What's the Diagnosis? By Dr. Patrice Baptista

29 y/o female presents to the ED w/ L wrist pain. She is s/p MVC where she was the restrained driver in a head-on collision. On examination, a deformity is noted in her distal left forearm, but she is able to move her fingers, has intact sensation throughout hand, and normal capillary refill. What is the diagnosis? (Scroll down for answer) 




Answer: Radiocarpal Dislocation (with radial and ulnar styloid fractures)

  • Background
    • Defined as loss of contact between radius and carpus 
      • dislocation may occur dorsal (more common) or volar
    • Mechanism of injury: high energy shear or rotational force to hyperextended/pronated wrist (MVC, fall, industrial accidents)
    • Commonly associated with fracture, but may be associated with ligamentous injury
      • common fractures include:  cortical rim of distal radius, radial styloid, ulnar styloid
  • Presentation
    • usually presents with swollen, painful wrist with deformity (+/`- numbness/paresthesias)
  • Diagnosis
    • Obtain plain films of wrist in PA/lateral view
      • PA view: assess radiolunate alignment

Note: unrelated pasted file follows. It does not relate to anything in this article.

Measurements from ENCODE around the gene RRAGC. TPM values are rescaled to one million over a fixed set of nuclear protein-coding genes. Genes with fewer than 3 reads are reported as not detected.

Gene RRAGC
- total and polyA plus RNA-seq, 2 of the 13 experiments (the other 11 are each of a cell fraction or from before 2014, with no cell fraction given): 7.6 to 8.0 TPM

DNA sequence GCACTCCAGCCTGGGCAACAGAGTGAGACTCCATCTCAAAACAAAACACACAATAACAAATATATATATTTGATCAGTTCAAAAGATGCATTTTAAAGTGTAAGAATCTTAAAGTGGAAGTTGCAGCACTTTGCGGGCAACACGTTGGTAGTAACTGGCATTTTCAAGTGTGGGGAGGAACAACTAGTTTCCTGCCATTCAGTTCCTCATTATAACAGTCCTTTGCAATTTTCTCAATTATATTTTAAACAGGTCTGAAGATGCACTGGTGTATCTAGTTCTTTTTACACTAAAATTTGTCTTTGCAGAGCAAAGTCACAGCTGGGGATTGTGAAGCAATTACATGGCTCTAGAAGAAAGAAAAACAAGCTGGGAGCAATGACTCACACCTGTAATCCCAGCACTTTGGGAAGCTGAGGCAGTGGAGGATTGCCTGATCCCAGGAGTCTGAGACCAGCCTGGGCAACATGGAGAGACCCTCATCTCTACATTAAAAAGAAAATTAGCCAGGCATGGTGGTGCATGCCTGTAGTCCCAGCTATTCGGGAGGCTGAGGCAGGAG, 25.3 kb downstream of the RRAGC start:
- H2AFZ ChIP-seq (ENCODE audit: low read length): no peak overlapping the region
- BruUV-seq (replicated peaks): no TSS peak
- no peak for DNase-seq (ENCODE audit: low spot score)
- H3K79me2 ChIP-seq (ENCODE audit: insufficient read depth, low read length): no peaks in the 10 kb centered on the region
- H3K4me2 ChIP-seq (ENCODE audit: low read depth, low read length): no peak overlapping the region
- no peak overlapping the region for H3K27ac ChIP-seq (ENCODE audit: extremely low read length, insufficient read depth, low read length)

• Lateral view: will see dorsal or volar radiocarpal dislocation
  • Treatment
    • Closed reduction, but ORIF often required 
    • Indications for ORIF:  open injuries, inability to reduce, neurovascular injury, unstable radiocarpal joint after reduction
  • ED Management
    • assess NV status
    • plain films
    • pain control 
    • closed reduction w/ longitudinal traction
    • immobilization
    • ortho/hand consult 



Ilyas, Asif M. MD; Mudgal, Chaitanya S. MD Radiocarpal Fracture-dislocations, Journal of the American Academy of Orthopaedic Surgeons: November 2008 - Volume 16 - Issue 11 - p 647-655  


Potter MQ, Haller JM, Tyser AR. Ligamentous radiocarpal fracture-dislocation treated with wrist-spanning plate and volar ligament repair. J Wrist Surg. 2014;3(4):265-268. doi:10.1055/s-0034-1394134